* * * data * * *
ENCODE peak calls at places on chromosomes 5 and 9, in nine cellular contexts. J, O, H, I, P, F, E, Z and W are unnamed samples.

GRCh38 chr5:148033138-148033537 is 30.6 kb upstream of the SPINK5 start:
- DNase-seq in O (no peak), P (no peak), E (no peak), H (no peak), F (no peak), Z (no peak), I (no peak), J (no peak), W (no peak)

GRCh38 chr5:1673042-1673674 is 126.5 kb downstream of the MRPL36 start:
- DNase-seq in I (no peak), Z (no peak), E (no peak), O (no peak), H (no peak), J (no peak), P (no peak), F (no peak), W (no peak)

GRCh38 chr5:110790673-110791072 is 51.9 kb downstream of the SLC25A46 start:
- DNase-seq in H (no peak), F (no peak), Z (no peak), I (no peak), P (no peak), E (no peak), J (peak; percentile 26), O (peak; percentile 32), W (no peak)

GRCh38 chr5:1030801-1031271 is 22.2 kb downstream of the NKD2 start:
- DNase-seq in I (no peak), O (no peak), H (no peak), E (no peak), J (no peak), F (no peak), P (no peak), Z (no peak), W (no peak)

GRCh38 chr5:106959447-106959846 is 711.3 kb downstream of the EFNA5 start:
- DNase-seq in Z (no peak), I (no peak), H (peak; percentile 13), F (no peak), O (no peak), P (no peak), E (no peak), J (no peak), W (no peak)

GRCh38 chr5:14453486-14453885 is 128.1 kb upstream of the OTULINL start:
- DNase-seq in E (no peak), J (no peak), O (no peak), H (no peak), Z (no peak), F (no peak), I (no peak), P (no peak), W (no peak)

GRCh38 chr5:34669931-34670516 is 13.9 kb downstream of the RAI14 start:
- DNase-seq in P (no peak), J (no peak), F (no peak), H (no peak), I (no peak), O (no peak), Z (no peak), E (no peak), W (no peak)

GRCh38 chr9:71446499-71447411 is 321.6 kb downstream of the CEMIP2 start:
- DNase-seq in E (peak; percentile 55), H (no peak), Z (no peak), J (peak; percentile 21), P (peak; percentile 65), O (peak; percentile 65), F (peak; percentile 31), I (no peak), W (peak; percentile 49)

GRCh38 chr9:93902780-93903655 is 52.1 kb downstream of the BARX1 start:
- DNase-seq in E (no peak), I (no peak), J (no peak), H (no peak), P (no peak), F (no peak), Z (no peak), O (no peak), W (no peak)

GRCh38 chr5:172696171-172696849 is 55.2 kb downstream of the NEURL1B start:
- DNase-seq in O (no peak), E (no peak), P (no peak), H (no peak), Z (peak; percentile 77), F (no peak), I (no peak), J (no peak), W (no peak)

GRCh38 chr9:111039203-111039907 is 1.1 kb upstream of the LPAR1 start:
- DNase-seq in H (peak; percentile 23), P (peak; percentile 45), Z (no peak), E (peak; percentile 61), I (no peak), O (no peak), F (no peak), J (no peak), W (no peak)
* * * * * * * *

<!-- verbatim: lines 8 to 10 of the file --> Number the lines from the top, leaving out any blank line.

GRCh38 chr5:1030801-1031271 is 22.2 kb downstream of the NKD2 start:
- DNase-seq in I (no peak), O (no peak), H (no peak), E (no peak), J (no peak), F (no peak), P (no peak), Z (no peak), W (no peak)

GRCh38 chr5:106959447-106959846 is 711.3 kb downstream of the EFNA5 start: